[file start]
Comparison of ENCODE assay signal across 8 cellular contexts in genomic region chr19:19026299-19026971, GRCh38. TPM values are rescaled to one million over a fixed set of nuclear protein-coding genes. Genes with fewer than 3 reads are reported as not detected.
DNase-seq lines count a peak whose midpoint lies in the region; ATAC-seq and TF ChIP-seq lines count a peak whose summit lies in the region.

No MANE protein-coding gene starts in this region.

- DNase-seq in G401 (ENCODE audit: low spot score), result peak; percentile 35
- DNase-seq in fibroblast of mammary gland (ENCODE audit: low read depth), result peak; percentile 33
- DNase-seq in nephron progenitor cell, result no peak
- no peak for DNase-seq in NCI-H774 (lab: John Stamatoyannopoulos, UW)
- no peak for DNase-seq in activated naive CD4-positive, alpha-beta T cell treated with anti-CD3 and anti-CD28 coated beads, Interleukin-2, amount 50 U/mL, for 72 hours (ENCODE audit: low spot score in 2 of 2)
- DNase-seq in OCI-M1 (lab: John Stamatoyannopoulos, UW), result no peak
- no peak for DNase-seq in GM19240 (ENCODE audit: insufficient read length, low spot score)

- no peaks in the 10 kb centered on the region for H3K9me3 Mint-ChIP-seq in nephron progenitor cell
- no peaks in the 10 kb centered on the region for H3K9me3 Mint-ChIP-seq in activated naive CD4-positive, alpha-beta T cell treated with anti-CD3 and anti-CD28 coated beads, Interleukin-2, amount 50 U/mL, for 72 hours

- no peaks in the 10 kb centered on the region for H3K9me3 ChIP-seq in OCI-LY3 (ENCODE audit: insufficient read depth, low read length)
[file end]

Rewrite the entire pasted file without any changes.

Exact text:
Comparison of ENCODE assay signal across 8 cellular contexts in genomic region chr19:19026299-19026971, GRCh38. TPM values are rescaled to one million over a fixed set of nuclear protein-coding genes. Genes with fewer than 3 reads are reported as not detected.
DNase-seq lines count a peak whose midpoint lies in the region; ATAC-seq and TF ChIP-seq lines count a peak whose summit lies in the region.

No MANE protein-coding gene starts in this region.

- DNase-seq in G401 (ENCODE audit: low spot score), result peak; percentile 35
- DNase-seq in fibroblast of mammary gland (ENCODE audit: low read depth), result peak; percentile 33
- DNase-seq in nephron progenitor cell, result no peak
- no peak for DNase-seq in NCI-H774 (lab: John Stamatoyannopoulos, UW)
- no peak for DNase-seq in activated naive CD4-positive, alpha-beta T cell treated with anti-CD3 and anti-CD28 coated beads, Interleukin-2, amount 50 U/mL, for 72 hours (ENCODE audit: low spot score in 2 of 2)
- DNase-seq in OCI-M1 (lab: John Stamatoyannopoulos, UW), result no peak
- no peak for DNase-seq in GM19240 (ENCODE audit: insufficient read length, low spot score)

- no peaks in the 10 kb centered on the region for H3K9me3 Mint-ChIP-seq in nephron progenitor cell
- no peaks in the 10 kb centered on the region for H3K9me3 Mint-ChIP-seq in activated naive CD4-positive, alpha-beta T cell treated with anti-CD3 and anti-CD28 coated beads, Interleukin-2, amount 50 U/mL, for 72 hours

- no peaks in the 10 kb centered on the region for H3K9me3 ChIP-seq in OCI-LY3 (ENCODE audit: insufficient read depth, low read length)